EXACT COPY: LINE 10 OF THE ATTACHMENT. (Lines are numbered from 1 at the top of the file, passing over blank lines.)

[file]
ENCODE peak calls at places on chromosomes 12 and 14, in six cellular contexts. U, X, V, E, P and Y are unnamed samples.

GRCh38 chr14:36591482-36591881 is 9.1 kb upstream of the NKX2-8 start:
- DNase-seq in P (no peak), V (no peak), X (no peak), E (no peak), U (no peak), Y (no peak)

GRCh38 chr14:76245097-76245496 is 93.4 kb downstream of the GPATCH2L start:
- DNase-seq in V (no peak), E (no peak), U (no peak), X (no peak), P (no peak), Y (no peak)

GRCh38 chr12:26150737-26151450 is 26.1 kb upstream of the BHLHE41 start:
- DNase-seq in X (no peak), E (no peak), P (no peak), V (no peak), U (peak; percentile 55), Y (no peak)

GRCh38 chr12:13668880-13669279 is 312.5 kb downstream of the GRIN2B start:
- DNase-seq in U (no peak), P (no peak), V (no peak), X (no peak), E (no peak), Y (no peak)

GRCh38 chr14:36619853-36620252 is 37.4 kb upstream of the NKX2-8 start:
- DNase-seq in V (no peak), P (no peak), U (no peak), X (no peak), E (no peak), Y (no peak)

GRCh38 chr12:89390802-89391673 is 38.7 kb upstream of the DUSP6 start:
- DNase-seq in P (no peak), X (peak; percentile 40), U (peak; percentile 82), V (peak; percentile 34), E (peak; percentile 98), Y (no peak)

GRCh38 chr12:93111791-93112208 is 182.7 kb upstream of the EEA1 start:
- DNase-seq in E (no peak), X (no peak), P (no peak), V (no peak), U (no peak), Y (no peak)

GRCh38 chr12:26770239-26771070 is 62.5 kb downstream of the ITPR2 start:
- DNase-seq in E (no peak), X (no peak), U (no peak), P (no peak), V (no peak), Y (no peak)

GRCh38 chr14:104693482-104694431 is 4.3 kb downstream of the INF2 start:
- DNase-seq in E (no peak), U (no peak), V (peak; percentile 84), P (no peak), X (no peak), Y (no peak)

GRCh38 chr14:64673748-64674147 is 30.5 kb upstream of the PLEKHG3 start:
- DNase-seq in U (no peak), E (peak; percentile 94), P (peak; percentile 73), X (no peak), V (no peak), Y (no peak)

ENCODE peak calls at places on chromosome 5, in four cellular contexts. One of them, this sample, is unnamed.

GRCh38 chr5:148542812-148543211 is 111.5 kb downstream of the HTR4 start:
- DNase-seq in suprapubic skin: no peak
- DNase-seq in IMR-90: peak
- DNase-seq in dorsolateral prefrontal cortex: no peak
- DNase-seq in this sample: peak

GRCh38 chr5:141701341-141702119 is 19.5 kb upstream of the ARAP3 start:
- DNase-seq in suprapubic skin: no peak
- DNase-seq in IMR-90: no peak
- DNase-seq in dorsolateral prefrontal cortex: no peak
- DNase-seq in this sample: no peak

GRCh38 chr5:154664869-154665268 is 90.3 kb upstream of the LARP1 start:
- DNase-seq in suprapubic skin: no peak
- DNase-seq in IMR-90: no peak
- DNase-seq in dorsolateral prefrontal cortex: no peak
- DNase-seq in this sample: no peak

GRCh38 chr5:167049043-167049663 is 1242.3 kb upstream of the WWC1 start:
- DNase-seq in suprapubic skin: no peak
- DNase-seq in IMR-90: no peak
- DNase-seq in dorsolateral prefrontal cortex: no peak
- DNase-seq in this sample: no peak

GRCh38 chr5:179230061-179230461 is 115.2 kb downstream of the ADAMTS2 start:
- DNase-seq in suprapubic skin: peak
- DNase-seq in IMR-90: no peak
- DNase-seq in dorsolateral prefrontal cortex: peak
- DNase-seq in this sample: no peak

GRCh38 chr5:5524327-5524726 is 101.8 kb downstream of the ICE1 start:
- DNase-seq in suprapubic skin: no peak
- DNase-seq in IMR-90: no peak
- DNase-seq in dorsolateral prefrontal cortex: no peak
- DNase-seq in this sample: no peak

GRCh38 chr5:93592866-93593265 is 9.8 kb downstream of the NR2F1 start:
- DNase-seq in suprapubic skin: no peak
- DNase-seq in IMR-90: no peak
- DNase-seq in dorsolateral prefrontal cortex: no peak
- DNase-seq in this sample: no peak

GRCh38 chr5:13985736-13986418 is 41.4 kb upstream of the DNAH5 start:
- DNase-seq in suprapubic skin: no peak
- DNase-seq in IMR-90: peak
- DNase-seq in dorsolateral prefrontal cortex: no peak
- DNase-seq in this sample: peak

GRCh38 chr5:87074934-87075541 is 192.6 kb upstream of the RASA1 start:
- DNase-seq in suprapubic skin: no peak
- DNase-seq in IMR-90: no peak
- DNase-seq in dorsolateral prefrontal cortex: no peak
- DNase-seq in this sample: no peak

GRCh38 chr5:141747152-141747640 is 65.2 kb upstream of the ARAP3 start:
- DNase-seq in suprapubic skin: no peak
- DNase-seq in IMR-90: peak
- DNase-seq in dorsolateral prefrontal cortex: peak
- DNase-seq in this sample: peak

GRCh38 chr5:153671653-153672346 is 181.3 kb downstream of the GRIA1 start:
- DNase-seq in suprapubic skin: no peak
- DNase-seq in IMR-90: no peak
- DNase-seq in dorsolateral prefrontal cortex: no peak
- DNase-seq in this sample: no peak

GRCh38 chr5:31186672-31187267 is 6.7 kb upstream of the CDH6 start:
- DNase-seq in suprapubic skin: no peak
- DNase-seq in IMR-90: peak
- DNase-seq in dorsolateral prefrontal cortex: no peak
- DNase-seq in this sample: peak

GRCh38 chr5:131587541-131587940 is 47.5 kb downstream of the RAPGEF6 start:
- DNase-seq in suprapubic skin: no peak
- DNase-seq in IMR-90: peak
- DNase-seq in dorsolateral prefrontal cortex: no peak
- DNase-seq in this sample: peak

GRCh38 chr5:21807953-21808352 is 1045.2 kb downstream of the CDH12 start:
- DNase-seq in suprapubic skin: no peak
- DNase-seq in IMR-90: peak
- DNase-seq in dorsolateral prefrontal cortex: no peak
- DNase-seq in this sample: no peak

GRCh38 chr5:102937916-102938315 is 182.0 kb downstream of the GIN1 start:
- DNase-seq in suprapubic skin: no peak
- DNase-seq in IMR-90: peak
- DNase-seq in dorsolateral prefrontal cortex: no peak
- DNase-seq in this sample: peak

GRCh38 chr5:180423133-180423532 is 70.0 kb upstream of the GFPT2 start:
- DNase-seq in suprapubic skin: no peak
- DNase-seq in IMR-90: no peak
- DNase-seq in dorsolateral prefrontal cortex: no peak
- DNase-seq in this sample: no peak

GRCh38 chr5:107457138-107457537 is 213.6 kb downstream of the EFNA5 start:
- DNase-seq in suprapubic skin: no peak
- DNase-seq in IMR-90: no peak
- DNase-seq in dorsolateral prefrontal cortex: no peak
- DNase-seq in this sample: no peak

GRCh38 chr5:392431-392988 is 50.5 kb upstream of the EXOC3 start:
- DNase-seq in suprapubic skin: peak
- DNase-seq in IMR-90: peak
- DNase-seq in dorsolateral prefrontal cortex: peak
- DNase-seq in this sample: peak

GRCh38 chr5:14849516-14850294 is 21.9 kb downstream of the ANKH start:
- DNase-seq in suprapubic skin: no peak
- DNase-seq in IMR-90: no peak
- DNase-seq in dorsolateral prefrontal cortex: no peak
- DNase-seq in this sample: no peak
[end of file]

GRCh38 chr14:36619853-36620252 is 37.4 kb upstream of the NKX2-8 start: